Air pollution spells bad omen for people who are recipients of transplanted lungs, according to a new European study.
During the international meet among European Respiratory Society members, University of Leuven’s Dr David Ruttens shared that lung transplant recipients who lived in urban areas whose air pollution is more than what’s recommended by the World Health Organization (WHO) have an increased mortality risk by as high as 10% than those who lived in rural places where pollution levels are lower. WHO suggests keeping the levels of PM10 particles, which are ones emitted by road vehicles, to no more than 20 mcg per cubic meter.
Although more than 45% of the recipients of lung transplants live for at least 5 years, this percentage is lower than that of other transplant recipients, and one of the common reasons is chronic rejection of the organ.
For the study, the Dr Ruttens and his team worked with the data of more than 5,000 lung transplant recipients across 10 countries in Europe between 1987 and 2012. They also used the follow-up information in 2013.
For further analysis, they focused on smoking, sex, age, and type and date of transplant of these patients, whether they are taking macrolides (medications given to control organ rejection or inflammation), among others. They also estimated the amount of exposure they had on PM10 particles based on their addresses and road density.
The team also collaborated with ESCAPE (environmental expert consortium) to effectively measure the concentrations of these particles annually according to the distance between the main roads and homes of these recipients.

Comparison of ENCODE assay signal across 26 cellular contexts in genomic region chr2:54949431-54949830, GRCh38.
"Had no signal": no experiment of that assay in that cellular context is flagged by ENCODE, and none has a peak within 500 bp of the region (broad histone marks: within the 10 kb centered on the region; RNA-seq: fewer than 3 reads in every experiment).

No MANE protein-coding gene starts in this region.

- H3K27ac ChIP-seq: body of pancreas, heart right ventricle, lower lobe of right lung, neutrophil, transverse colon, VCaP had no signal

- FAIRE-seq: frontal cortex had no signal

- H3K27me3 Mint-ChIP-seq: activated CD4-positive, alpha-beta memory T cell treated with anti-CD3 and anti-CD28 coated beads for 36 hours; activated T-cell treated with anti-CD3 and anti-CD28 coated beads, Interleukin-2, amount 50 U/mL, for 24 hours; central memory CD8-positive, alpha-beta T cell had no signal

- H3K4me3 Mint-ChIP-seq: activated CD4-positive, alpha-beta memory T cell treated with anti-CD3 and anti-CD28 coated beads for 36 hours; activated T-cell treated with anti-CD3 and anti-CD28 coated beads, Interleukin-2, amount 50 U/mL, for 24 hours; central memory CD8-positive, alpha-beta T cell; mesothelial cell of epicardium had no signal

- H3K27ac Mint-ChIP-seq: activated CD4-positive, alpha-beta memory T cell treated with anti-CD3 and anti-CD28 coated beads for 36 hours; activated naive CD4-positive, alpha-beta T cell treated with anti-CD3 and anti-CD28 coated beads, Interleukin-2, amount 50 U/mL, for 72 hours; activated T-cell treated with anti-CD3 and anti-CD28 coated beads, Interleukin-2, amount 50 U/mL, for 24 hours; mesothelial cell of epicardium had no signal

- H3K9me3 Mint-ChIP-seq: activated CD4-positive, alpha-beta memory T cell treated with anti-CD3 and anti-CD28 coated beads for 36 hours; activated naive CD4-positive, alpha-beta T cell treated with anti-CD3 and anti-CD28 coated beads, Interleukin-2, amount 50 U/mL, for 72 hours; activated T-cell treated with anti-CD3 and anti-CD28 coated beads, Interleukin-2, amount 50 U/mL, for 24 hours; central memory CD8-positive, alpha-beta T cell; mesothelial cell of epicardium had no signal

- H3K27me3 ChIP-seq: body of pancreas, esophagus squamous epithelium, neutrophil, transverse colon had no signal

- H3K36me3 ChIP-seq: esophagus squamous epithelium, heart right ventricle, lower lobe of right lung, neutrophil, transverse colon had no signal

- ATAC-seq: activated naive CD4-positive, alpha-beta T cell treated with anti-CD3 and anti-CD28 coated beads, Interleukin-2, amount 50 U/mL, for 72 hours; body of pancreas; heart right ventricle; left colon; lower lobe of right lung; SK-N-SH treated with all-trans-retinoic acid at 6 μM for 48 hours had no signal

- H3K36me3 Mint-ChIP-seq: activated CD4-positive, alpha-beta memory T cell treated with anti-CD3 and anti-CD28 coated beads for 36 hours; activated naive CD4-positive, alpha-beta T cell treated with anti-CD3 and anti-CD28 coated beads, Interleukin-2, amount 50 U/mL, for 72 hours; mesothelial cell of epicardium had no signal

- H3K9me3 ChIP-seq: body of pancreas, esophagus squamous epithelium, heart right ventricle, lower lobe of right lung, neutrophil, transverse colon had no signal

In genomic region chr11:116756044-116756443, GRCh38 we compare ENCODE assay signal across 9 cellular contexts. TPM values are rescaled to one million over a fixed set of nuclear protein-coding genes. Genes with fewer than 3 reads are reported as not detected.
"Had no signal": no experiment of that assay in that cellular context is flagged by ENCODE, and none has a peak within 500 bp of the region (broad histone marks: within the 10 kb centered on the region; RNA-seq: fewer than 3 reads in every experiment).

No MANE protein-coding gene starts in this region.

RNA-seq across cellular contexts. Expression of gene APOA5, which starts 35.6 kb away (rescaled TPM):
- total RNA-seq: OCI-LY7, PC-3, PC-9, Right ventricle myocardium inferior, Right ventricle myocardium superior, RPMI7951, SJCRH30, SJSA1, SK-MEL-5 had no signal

The results of the study reveal that within the next 5 years of follow-up, around 47% of the recipients had chronic organ rejection while more than 43% of them died. At least 60% of the patients received macrolides, and around 37% did not. Chronic organ rejection was significantly higher than those who took the macrolides. However, the rate of death was far lower among those who had the drug than those who did not, which suggested the drug helped prevent death among transplant recipients.
Moreover, the researchers found an association between distance of the recipient’s home to the main road and the rate of chronic organ rejection among the macrolide-free group, in which the mortality and chronic organ rejection risk is at least 11% for every increase of 100 meters of distance in 200, 500, and 1000 meter zones. This link is not present among those taking the macrolides.